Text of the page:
STIMULUS COMPLEXITY AND SIMILARITY AS FACTORS IN MATRIX PROBLEM SOLVING
Analogies, as represented in figural matrix problems, have long been included on widely used tests of intellectual ability. The appearance of these items, as well as the development of psychometric instruments devoted exclusively to their use, reflects the ongoing belief that analogical reasoning is intimately related to intellectual ability. The present study was concerned with the task analysis of one such test of intellectual ability, the Raven's Standard Progressive Matrices (SPM). The major hypotheses were that figural matrix problems were multidimensional stimuli, where two dimensions were complexity and similarity, and that the matrices which would be difficult to solve would be those scaled highest on the complexity and similarity dimensions.^ Procedure. The study was conducted in two phases. The first phase was concerned with the selection and scaling of the stimulus materials along the dimensions of complexity and similarity. The second phase was concerned with determining the effects of complexity and similarity on solution speed and error rates for the matrix problems.^ Problems 4 through 12 of Set D of the SPM served as prototypes for the construction of 60 randomly generated experimental problems. The four rules utilized by Raven governed the construction of the problems. The matrices were scaled by 80 volunteer undergraduates using a pile sorting technique, and complexity and similarity rating scales.^ A second group of 80 subjects attempted to solve the problems, in the second phase of the study. Data collection was accomplished with an Apple II microcomputer interfaced with a slide projector and a real-time clock. Subject responses and reaction times were automatically recorded. The problems were presented on slides.^ Results. The scaling data were analyzed with the KYST multidimensional scaling program. A three dimension solution was obtained. The complexity and similarity rating scale data were negatively correlated and were predicted by the same dimension. The problem solving data, mean error rates and solution times, were analyzed by regressing them on the complexity data from the first phase and the rule number of the problem. Error rates were predicted by rule while solution times were predicted by both rule and complexity rating. The results were discussed in terms of the correlation between the complexity and similarity ratings, the possibility of a degenerative multidimensional solution, and the relationships between complexity, rule, and problem solving. ^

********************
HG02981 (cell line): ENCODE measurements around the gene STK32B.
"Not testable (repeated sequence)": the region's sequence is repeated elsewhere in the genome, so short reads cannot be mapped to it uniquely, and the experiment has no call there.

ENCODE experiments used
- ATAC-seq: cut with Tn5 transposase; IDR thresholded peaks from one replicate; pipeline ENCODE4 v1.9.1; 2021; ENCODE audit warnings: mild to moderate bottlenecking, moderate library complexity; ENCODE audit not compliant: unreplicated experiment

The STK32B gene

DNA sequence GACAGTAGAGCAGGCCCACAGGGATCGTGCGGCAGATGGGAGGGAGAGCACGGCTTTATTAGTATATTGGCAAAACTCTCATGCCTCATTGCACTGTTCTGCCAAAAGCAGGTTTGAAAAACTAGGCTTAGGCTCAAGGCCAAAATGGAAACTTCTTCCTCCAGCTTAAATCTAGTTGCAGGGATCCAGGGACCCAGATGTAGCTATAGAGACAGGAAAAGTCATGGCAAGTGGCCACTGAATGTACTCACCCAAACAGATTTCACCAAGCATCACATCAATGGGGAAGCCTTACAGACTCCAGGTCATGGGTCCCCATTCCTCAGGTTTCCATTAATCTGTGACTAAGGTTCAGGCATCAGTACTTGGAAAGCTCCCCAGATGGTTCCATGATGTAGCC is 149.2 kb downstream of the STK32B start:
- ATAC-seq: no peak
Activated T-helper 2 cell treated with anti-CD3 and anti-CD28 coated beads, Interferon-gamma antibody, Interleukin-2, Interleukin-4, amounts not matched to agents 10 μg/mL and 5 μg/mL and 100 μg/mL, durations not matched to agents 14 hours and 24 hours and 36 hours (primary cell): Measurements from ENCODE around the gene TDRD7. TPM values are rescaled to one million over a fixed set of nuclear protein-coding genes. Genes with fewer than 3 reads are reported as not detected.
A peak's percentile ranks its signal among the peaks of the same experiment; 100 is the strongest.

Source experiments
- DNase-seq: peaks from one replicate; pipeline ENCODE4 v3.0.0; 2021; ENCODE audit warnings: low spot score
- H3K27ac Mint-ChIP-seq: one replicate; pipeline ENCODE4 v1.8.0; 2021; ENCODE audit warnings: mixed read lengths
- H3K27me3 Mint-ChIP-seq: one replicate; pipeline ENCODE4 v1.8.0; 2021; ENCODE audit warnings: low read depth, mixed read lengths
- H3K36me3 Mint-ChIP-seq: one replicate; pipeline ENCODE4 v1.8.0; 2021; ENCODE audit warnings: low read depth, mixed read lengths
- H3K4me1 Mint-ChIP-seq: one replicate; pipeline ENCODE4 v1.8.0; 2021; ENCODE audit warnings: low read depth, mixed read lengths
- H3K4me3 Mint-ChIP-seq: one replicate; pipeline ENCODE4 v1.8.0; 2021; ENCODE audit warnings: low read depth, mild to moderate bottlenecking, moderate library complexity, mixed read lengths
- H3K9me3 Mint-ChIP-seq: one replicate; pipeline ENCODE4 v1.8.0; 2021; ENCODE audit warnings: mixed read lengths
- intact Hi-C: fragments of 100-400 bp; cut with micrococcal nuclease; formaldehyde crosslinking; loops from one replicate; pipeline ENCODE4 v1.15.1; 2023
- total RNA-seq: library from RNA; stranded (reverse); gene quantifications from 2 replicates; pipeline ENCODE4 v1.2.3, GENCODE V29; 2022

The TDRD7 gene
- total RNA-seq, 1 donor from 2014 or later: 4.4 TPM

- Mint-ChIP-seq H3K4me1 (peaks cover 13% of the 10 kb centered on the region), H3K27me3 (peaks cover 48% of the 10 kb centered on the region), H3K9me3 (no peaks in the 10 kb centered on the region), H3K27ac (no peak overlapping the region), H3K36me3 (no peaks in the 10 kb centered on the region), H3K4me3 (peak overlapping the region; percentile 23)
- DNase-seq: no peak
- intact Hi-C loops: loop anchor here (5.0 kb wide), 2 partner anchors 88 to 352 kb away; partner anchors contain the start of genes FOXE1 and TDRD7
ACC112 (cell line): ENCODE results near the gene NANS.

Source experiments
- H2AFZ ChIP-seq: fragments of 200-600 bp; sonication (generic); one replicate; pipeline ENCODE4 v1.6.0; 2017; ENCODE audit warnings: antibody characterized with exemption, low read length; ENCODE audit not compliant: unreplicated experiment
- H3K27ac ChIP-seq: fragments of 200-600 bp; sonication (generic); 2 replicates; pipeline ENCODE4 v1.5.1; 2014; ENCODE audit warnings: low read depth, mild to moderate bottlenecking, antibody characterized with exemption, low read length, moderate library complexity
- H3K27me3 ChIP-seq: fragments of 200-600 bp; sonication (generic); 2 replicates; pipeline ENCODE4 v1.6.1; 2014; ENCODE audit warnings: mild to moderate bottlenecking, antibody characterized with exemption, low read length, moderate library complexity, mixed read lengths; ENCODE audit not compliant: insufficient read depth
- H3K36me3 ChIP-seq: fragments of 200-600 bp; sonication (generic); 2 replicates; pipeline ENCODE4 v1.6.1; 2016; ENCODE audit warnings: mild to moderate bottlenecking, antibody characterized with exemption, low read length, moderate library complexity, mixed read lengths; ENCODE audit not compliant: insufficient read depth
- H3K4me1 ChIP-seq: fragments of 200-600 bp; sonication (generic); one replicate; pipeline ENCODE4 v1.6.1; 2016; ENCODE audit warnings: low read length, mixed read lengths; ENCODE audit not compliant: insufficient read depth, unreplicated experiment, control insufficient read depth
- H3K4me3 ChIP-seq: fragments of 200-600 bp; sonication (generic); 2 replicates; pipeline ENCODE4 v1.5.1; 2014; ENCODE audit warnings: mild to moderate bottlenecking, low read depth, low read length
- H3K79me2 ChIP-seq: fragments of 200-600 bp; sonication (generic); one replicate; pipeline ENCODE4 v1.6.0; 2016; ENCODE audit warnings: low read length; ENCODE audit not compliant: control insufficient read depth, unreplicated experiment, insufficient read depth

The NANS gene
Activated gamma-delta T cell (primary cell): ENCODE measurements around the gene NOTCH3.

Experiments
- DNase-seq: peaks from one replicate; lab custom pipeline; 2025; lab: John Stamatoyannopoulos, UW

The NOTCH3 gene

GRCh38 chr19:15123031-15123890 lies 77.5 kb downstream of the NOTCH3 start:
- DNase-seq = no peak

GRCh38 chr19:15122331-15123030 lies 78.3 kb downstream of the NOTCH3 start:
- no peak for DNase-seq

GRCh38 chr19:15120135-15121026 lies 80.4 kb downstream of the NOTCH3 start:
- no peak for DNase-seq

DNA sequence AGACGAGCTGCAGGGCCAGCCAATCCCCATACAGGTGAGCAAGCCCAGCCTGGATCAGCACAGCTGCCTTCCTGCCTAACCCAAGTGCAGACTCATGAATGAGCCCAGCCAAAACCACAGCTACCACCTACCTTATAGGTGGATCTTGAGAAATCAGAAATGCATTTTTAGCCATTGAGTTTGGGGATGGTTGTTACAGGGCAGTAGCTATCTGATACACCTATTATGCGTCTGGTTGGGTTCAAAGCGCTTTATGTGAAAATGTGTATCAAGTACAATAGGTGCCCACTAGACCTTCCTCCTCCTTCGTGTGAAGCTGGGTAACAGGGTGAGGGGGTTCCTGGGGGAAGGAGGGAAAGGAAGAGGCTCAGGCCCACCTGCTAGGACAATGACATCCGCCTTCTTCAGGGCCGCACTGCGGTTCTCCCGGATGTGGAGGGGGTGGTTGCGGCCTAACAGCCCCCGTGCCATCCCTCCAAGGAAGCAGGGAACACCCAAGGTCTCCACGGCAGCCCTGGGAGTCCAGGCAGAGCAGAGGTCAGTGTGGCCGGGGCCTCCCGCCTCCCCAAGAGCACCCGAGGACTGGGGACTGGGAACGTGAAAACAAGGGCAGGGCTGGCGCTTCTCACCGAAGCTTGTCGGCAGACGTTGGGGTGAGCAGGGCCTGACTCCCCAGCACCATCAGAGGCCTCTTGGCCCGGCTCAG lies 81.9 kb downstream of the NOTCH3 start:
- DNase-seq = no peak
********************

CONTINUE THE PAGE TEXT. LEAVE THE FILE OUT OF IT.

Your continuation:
MCLAUCHLAN, WILLIAM GRANT, "STIMULUS COMPLEXITY AND SIMILARITY AS FACTORS IN MATRIX PROBLEM SOLVING" (1982). ETD Collection for Fordham University. AAI8219254.